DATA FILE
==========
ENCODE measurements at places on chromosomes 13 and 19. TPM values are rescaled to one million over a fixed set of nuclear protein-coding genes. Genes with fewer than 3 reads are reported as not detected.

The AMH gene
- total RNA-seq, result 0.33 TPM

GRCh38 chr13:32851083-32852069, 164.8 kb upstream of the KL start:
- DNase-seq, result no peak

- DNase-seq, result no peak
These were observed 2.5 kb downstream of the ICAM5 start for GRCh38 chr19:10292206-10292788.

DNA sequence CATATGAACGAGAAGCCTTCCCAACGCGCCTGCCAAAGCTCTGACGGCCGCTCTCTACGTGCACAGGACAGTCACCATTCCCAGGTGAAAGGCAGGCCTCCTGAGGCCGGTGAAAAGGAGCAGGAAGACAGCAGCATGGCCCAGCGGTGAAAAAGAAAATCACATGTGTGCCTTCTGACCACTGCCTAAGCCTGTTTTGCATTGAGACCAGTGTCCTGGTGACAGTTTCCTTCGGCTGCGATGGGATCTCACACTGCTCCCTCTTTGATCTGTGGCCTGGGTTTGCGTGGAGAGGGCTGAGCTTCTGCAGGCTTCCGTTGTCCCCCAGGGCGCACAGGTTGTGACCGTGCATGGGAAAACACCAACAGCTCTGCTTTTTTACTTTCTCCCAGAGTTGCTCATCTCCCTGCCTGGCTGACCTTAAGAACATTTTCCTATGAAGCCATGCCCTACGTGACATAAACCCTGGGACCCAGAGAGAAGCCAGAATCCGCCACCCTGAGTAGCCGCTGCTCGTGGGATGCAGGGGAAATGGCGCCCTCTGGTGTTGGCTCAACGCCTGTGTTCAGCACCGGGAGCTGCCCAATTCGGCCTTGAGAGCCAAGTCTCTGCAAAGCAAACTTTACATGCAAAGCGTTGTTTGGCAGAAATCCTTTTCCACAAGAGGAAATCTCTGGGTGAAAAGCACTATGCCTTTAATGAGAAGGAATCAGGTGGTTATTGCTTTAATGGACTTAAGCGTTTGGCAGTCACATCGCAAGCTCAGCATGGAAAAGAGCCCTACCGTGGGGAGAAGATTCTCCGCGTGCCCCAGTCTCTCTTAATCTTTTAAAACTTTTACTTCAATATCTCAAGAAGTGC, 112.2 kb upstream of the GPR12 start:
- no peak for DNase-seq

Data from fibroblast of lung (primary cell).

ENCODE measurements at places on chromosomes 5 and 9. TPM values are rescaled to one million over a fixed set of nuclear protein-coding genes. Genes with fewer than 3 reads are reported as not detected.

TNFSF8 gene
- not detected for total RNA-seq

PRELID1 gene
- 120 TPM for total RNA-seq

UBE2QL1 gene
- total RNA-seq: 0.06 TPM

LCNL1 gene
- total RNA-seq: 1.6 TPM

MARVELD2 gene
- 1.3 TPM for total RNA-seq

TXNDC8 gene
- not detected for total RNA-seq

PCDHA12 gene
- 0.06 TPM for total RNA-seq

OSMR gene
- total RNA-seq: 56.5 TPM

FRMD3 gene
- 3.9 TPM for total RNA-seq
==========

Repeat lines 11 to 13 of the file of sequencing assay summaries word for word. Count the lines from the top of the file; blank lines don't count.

ENCODE measurements at places on chromosomes 5 and 9. TPM values are rescaled to one million over a fixed set of nuclear protein-coding genes. Genes with fewer than 3 reads are reported as not detected.

TNFSF8 gene
- not detected for total RNA-seq